Science News
from research organizations

Priceless or worthless? 100 most threatened species first in line to disappear completely if nothing is done, conservationists warn

Date:
September 11, 2012
Source:
Zoological Society of London
Summary:
Tarzan's chameleon, the spoon-billed sandpiper and the pygmy three-toed sloth have all topped a new list of the species closest to extinction released by the Zoological Society of London and the International Union for Conservation of Nature.
Share:
       
FULL STORY

Diceros sumatrensis.
Credit: Copyright Save the Rhino International

Tarzan's chameleon, the spoon-billed sandpiper and the pygmy three-toed sloth have all topped a new list of the species closest to extinction released today by the Zoological Society of London (ZSL) and the International Union for Conservation of Nature (IUCN).

The list's creation and publication has received the backing of His Royal Highness The Duke of Cambridge who said: "This book does not merely tell us which species are most endangered, it shows us how we can save them. It challenges us to commit to safeguarding our priceless natural heritage for future generations."

For the first time ever, more than 8,000 scientists from the IUCN Species Survival Commission (IUCN SSC) have come together to identify 100 of the most threatened animals, plants and fungi on the planet. But conservationists fear they'll be allowed to die out because none of these species provide humans with obvious benefits.

Professor Jonathan Baillie, ZSL's Director of Conservation explains: "The donor community and conservation movement are leaning increasingly towards a 'what can nature do for us' approach, where species and wild habitats are valued and prioritised according to the services they provide for people. This has made it increasingly difficult for conservationists to protect the most threatened species on the planet.

While the utilitarian value of nature is important conservation goes beyond this. Do these species have a right to survive or do we have a right to drive them to extinction?"

The report, called Priceless or Worthless?, will be presented at the IUCN World Conservation Congress in South Korea this week, and hopes to push the conservation of 'worthless' creatures up the agenda that is set by NGOs from around the globe.

Co-author of the report, ZSL's Ellen Butcher says: "All the species listed are unique and irreplaceable. If they vanish, no amount of money can bring them back. However, if we take immediate action we can give them a fighting chance for survival. But this requires society to support the moral and ethical position that all species have an inherent right to exist."

Their declines have mainly been caused by humans, but in almost all cases scientists believe their extinction can still be avoided if conservation efforts are specifically focused. Conservation actions deliver results with many species such as Przewalski's Horse (Equus ferus) and Humpback Whale (Megaptera novaeangliae) have being saved from extinction.

The 100 species, from 48 different countries are first in line to disappear completely if nothing is done to protect them.

The pygmy three-toed sloth (Bradypus pygmaeus) is one of the animals facing a bleak future. Escudo Island, 17km off the coast of Panama, is the only place in the world where these tiny sloths are found. At half the size of their mainland cousins, and weighing roughly the same as a newborn baby, pygmy sloths are the smallest and slowest sloths in the world and remain Critically Endangered.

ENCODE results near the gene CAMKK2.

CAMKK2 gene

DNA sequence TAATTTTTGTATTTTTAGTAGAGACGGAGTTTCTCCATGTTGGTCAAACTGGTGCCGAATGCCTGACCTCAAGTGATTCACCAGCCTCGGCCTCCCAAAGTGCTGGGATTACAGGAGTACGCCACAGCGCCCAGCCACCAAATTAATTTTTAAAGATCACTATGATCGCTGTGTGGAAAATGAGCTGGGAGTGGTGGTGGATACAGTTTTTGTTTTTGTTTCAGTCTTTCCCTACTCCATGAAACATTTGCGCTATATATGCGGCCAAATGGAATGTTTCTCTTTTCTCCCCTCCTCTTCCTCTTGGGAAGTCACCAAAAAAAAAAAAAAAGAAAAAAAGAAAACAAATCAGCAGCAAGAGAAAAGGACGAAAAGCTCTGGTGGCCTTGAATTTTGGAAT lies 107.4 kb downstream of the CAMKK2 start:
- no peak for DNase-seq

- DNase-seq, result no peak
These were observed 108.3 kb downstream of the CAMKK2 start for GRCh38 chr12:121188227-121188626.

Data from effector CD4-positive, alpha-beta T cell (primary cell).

Similarly, the saola (Pseudoryx nghetinhensis) is one of the most threatened mammals in Southeast Asia. Known as the Asian unicorn because of its rarity, the population of these antelope may be down to few tens of individuals today.

In the UK, a small area in Wales is the only place in the world where the brightly coloured willow blister (Cryptomyces maximus) is found. Populations of the spore-shooting fungi are currently in decline, and a single catastrophic event could cause their total destruction.

Professor Baillie adds: "If we believe these species are priceless it is time for the conservation community, government and industry to step up to the plate and show future generations that we value all life.''

Whilst monetising nature remains a worthwhile necessity for conservationists, the wider value of species on the brink of extinction should not be disregarded, the report states.

"All species have a value to nature and thus in turn to humans," says Dr Simon Stuart, Chair IUCN Species Survival Commission. "Although the value of some species may not appear obvious at first, all species in fact contribute in their way to the healthy functioning of the planet."

ZSL and IUCN will be presenting 'Priceless or Worthless?' at the IUCN World Conservation Congress in Jeju, South Korea on 11th September 2012.


Story Source:

The above story is based on materials provided by Zoological Society of London. Note: Materials may be edited for content and length.


Cite This Page:

Zoological Society of London. "Priceless or worthless? 100 most threatened species first in line to disappear completely if nothing is done, conservationists warn." ScienceDaily. ScienceDaily, 11 September 2012. <www.sciencedaily.com/releases/2012/09/120911091702.htm>.
Zoological Society of London. (2012, September 11). Priceless or worthless? 100 most threatened species first in line to disappear completely if nothing is done, conservationists warn. ScienceDaily. Retrieved May 29, 2015 from www.sciencedaily.com/releases/2012/09/120911091702.htm
Zoological Society of London. "Priceless or worthless? 100 most threatened species first in line to disappear completely if nothing is done, conservationists warn." ScienceDaily. www.sciencedaily.com/releases/2012/09/120911091702.htm (accessed May 29, 2015).

Share This Page: